Gently used. Expect delivery in 2-3 weeks. Buchnummer des Verkäufers
Inhaltsangabe: Cities were the core of a changing economy and culture that penetrated the rural hinterland and remade the South in the decades following the Civil War. In New Men, New Cities, New South, Don Doyle argues that if the plantation was the world the slaveholders made, the urban centers of the New South formed the world made by merchants, manufacturers, and financiers. The book's title evokes the exuberant rhetoric of New South boosterism, which continually extolled the "new men" who dominated the city-building process, but Doyle also explores the key role of women in defining the urban upper class.
Doyle uses four cities as case studies to represent the diversity of the region and to illuminate the responses businessmen made to the challenges and opportunities of the postbellum South. Two interior railroad centers, Atlanta and Nashville, displayed the most vibrant commercial and industrial energy of the region, and both cities fostered a dynamic class of entrepreneurs. These business leaders' collective efforts to develop their cities and to establish formal associations that served their common interests forged them into a coherent and durable urban upper class by the late nineteenth century. The rising business class also helped establish a new pattern of race relations shaped by a commitment to economic progress through the development of the South's human resources, including the black labor force. But the "new men" of the cities then used legal segregation to control competition between the races.
Charleston and Mobile, old seaports that had served the antebellum plantation economy with great success, stagnated when their status as trade centers declined after the war. Although individual entrepreneurs thrived in both cities, their efforts at community enterprise were unsuccessful, and in many instances they remained outside the social elite. As a result, conservative ways became more firmly entrenched, including a system of race relations based on the antebellum combination of paternalism and neglect rather than segregation. Talent, energy, and investment capital tended to drain away to more vital cities.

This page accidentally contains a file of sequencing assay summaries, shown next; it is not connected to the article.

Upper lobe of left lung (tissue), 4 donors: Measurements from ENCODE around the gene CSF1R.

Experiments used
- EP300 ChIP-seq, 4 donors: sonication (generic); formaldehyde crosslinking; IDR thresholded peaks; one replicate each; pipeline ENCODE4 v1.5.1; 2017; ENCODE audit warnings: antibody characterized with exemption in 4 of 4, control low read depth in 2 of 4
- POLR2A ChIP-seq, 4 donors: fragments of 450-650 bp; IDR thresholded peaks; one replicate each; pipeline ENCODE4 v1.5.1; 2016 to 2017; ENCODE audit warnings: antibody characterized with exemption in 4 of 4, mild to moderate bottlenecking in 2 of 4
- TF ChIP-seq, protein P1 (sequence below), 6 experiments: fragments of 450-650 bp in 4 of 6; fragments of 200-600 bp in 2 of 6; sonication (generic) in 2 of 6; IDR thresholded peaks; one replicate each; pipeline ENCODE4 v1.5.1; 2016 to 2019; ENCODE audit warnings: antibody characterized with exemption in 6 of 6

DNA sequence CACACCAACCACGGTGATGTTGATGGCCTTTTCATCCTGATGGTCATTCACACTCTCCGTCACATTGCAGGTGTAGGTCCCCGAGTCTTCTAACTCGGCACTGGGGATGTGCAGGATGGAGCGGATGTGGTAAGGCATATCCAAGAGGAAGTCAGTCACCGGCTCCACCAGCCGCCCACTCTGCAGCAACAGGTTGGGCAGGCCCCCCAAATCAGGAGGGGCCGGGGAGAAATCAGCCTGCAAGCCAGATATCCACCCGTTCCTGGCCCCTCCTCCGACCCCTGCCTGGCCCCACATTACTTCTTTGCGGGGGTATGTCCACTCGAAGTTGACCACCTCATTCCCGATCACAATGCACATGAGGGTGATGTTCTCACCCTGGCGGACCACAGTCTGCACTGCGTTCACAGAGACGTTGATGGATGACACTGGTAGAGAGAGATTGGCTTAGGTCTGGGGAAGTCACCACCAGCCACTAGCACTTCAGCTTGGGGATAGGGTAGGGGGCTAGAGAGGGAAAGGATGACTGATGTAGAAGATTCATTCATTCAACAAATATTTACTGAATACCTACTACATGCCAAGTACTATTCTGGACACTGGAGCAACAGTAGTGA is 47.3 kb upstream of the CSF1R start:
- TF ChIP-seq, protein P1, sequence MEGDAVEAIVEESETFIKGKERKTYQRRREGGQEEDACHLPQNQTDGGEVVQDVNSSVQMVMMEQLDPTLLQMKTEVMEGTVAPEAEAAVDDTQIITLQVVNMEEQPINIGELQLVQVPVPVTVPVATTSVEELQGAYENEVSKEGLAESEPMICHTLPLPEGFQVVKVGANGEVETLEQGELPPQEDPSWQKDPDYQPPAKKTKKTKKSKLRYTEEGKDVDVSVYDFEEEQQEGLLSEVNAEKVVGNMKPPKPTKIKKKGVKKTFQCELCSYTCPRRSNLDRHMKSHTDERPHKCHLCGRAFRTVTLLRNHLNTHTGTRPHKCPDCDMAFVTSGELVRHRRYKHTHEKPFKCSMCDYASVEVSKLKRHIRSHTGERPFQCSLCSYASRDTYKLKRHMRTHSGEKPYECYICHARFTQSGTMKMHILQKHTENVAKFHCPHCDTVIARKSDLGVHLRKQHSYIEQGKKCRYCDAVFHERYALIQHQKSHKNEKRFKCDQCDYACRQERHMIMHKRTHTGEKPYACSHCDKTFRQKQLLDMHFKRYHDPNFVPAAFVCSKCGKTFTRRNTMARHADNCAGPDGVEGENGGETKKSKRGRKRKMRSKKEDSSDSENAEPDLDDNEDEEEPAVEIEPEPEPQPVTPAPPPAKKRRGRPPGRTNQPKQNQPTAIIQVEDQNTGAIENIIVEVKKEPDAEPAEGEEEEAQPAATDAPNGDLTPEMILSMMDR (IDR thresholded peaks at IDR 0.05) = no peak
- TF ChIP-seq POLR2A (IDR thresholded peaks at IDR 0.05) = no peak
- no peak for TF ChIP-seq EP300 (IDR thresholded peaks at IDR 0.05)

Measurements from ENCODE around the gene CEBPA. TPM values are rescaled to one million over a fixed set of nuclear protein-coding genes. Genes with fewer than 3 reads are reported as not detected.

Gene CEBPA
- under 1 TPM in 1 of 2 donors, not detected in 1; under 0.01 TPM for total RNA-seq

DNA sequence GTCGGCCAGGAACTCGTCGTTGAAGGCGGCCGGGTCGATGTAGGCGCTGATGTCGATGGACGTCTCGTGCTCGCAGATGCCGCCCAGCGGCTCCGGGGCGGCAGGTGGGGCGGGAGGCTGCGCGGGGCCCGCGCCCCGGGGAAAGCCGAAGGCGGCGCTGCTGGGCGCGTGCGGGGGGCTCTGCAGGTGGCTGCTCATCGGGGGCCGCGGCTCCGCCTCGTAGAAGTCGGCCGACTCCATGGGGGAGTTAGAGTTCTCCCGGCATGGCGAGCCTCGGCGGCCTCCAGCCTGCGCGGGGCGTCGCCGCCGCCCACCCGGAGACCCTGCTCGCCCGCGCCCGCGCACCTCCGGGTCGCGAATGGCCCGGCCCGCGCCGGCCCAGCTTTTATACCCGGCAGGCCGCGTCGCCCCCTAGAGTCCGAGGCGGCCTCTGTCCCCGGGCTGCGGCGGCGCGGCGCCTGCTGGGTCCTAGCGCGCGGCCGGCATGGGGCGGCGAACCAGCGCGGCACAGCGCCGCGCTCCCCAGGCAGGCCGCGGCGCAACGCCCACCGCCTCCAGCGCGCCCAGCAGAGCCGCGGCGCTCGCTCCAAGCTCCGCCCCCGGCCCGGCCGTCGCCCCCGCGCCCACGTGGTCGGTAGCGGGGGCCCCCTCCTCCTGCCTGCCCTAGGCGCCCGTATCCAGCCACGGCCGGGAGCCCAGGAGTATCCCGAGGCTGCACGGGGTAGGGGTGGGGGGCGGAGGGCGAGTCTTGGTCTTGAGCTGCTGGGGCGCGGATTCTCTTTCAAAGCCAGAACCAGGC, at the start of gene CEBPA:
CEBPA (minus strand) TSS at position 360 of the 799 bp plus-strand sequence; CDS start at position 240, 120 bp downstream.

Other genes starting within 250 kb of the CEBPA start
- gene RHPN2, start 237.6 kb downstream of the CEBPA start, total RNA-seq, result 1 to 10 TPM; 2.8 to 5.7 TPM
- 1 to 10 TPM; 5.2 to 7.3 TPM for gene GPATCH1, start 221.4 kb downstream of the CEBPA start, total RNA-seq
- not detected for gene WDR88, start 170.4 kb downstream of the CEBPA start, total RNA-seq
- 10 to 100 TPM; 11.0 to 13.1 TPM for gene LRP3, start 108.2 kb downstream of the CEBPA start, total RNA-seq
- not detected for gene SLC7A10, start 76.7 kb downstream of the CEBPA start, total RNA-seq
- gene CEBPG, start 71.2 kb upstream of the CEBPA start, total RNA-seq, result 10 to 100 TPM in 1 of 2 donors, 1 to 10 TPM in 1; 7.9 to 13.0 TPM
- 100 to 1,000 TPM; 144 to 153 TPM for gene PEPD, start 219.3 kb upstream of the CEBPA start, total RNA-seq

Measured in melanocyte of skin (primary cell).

In many respects, as Doyle shows, the business class of the New South failed in its quest for economic development and social reform. Nevertheless, its legacy of railroads, factories, urban growth, and changes in the character of race relations shaped the world most southerners live in today.
"A fine book filled with astute insights, shrewd judgments, and interesting vignettes. It is soundly researched, and the arguments are convincingly developed."-- Labor History
Titel: New Men, New Cities, New South: Atlanta, ...
Verlag: The University of North Carolina Press
Zustand: very good
Buchbeschreibung University of North Carolina Press, 1990. Buchzustand: Good. N/A. Shows some signs of wear, and may have some markings on the inside. Buchnummer des Verkäufers GRP93879218
Buchbeschreibung The University of North Carolina Press. Hardcover. Buchzustand: Fair. 0807818836 Hardback book with dust jacket in acceptable condition. ex-library book with usual ex-library markings and wear Thanks for your interest in our book!. Buchnummer des Verkäufers SKU1047885
Buchbeschreibung Buchzustand: Good. Book Condition: Good. Buchnummer des Verkäufers 97808078188314.0
Buchbeschreibung University of North Carolina Press, 1990. Trade Paperback. Buchzustand: Very Good. This book is autographed and inscribed by the author on the title page. It is in very good to fine condition. The binding is tight and pages are clean. It appears to have not had use. The cover has minor bumps and scuffs. There is no creasing on the spine. The inscription reads: For Jay Chetney with best wishes, Don H. Doyle.". Signed by Author. Buchnummer des Verkäufers 018196
Buchbeschreibung Buchzustand: Very Good. Book Condition: Very Good. Buchnummer des Verkäufers 97808078188313.0
Buchbeschreibung The University of North Caroli, 1990. Hardcover. Buchzustand: New. Buchnummer des Verkäufers P110807818836
Buchbeschreibung University of North Carolina Press, 1990. Hardcover. Buchzustand: New. 1ST. Buchnummer des Verkäufers DADAX0807818836
Buchbeschreibung The University of North Carolina Press 1990-02-01, 1990. Hardcover. Buchzustand: New. 1st. 0807818836. Buchnummer des Verkäufers 721213
Buchbeschreibung The University of North Carolina Press, 1990. Hardcover. Buchzustand: New. book. Buchnummer des Verkäufers 807818836